Alexandre Pato – The teenage sensation who had his future stolen away by injury.
Over the years, the camisa seleção brasileira canarinhohas has been worn by a number football’s most celebrated forwards. Pelé, Sócrates, Zico, Falcao, Ronaldinho are just a few names that immediatelyspring to mind. On 26 March 2008 in the unlikely setting of Arsenal’s Emirates stadium, another name jostled to be added to that illustrious litany of talent when Alexandre Pato made his international debut in a Friendly against Sweden and announced himself to the watching world by netting mere seconds into his time as a full Brazilian international.
At just 18, it seemed that Brazil had another gem to place into its crown of glorious talents. An elegant style, fluid movement, an ability to dribble past opponents and the crucial eye for a goal had many observers ready to anoint the new hero of Jogo Bonito. Cruel twists of fate with recurring injuries as his career progressed though meant that the full flowering of a nascent talent that promised so much was denied a chance to fully blossom. Continue reading →
Michael Essien – Chelsea’s Perpetual Motion Man
In the summer of 2005, just after José Mourinho had made Chelsea the champions of England for the first time in fifty years, Michael Essien signed for the club. Olympique Lyonnais had found a bid of around £25million too difficult to rebuff. Two Ligue 1 titles in as many seasons with Les Gones illustrated Essien’s ability and his presence would serve to further ramp up the quality of the midfield of a team that had just romped away with the Premier League title by a dozen points.
In the 2004-05 season, a midfield trio of Lampard, Makélélé and Tiago had metaphorically swept all before them, but when Mourinho described the Ghanaian as being, “the best we can get for his position and he can play anywhere in midfield,” it was clear that the 22-year-old had been lined up to take over from the manager’s compatriot. Here was a player of such abundant physical reserves that, after a metronomic display in a pulsating midfield, legend had it that he would go for a run to burn off surplus energy. Continue reading →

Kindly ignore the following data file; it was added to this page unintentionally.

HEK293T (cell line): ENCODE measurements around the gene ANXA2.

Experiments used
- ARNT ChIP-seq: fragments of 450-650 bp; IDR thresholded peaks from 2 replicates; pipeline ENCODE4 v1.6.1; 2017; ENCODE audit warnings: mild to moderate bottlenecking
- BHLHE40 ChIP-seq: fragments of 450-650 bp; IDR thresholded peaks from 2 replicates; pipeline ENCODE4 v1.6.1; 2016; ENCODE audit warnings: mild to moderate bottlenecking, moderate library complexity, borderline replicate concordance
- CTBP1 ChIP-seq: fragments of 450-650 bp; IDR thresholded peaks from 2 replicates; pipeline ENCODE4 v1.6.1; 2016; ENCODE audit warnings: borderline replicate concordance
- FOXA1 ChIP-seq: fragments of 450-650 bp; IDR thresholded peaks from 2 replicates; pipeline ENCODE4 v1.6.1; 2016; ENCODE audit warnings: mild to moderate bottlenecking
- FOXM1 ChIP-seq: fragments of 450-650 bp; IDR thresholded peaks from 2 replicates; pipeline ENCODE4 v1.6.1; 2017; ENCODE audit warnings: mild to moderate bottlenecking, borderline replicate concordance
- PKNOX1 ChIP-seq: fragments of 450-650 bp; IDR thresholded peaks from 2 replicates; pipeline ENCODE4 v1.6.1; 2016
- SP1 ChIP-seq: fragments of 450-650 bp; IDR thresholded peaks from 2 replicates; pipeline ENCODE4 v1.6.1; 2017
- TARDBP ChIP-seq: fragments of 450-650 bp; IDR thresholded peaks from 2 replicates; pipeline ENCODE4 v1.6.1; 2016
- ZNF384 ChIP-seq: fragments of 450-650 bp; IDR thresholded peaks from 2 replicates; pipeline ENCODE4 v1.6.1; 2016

Chris Nicholl – Own goals, a great goal and the heavy price to pay.
There’s an indisputable glamour about being a professional footballer in the top ranks of the game. There’s fame, fortune and the adoration of fans to bask in, offering a glowing warmth to soothe away any aches, pains and bruises earned on the exercise of the occupation. Of late, such riches and rewards have galloped away into the stratosphere, a place hardly seen, let alone comprehended by us lesser mortals, standing and watching. Roll the clock back 40 years or so though, and whilst there’s still adulation and at least an element of wealth and celebrity, for so many players of a certain genre from that era – and perhaps others to come – the price now being demanded of them is truly catastrophic. There are many slips and stumbles, often painted as disasters in a career, but it’s only when real tragedy strikes that such things attain their true perspective. Continue reading →
“What’s this geezer doing? He’s hopeless!” – Ali Dia’s 53 minutes of Premier League infamy.
If you’re the manager of a Premier League club and your secretary wants to put a call through to you from “George Weah” odds are you’re at least going to take the call. When, to many, it quickly becomes clear that there’s doubt whether it is the estimable Mr Weah – three-time African Football of the Year, star of PSG, AC Milan and Chelsea – and you realise that the man on the other end of the line is asking you to sign ‘his cousin’ for your club, it may be time to hang up the ‘phone. Continue reading →